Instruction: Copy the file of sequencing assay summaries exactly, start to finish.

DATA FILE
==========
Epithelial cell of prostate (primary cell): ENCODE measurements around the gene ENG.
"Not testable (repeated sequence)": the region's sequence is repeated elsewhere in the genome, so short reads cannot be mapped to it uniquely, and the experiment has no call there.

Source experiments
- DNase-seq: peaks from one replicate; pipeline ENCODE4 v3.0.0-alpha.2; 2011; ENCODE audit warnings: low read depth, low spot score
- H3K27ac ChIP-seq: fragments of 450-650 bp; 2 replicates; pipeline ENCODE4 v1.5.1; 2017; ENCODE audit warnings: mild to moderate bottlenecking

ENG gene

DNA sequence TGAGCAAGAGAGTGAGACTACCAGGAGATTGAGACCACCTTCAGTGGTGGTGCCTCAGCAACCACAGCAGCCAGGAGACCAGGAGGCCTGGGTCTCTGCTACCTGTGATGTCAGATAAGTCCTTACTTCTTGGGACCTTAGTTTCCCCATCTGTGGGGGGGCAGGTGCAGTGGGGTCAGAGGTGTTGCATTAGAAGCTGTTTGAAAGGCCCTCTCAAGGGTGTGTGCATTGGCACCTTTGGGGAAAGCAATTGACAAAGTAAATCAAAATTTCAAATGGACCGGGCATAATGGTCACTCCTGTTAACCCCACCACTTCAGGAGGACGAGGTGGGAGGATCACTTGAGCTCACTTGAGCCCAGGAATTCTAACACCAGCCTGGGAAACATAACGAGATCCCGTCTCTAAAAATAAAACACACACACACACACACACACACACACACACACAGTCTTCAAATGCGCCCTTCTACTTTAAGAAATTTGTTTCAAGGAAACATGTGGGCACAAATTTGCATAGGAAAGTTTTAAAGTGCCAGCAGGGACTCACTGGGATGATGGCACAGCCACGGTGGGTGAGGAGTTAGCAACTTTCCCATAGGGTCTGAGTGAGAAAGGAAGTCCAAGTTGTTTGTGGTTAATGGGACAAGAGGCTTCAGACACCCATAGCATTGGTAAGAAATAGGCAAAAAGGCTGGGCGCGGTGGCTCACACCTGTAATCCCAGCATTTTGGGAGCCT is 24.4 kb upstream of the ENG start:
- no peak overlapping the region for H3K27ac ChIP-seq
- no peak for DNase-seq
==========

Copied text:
Epithelial cell of prostate (primary cell): ENCODE measurements around the gene ENG.
"Not testable (repeated sequence)": the region's sequence is repeated elsewhere in the genome, so short reads cannot be mapped to it uniquely, and the experiment has no call there.

Source experiments
- DNase-seq: peaks from one replicate; pipeline ENCODE4 v3.0.0-alpha.2; 2011; ENCODE audit warnings: low read depth, low spot score
- H3K27ac ChIP-seq: fragments of 450-650 bp; 2 replicates; pipeline ENCODE4 v1.5.1; 2017; ENCODE audit warnings: mild to moderate bottlenecking

ENG gene

DNA sequence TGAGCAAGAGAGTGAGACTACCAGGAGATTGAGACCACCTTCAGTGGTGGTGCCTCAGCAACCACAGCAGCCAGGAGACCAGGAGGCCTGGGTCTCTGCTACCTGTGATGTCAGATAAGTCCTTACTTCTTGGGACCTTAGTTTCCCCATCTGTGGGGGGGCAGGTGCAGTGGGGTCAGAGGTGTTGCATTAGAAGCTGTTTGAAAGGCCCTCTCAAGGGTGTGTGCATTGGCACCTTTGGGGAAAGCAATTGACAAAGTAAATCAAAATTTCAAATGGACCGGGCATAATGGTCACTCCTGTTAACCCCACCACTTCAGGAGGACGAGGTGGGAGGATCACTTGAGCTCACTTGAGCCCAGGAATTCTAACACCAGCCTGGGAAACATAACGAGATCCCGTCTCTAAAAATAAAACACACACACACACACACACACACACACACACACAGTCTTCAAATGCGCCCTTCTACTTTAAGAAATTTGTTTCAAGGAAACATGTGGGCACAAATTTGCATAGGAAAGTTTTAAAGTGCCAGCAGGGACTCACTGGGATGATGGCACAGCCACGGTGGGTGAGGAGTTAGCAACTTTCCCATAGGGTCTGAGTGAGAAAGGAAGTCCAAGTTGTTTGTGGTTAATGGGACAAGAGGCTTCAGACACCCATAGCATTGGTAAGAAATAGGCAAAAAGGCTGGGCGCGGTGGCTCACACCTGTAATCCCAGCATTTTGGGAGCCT is 24.4 kb upstream of the ENG start:
- no peak overlapping the region for H3K27ac ChIP-seq
- no peak for DNase-seq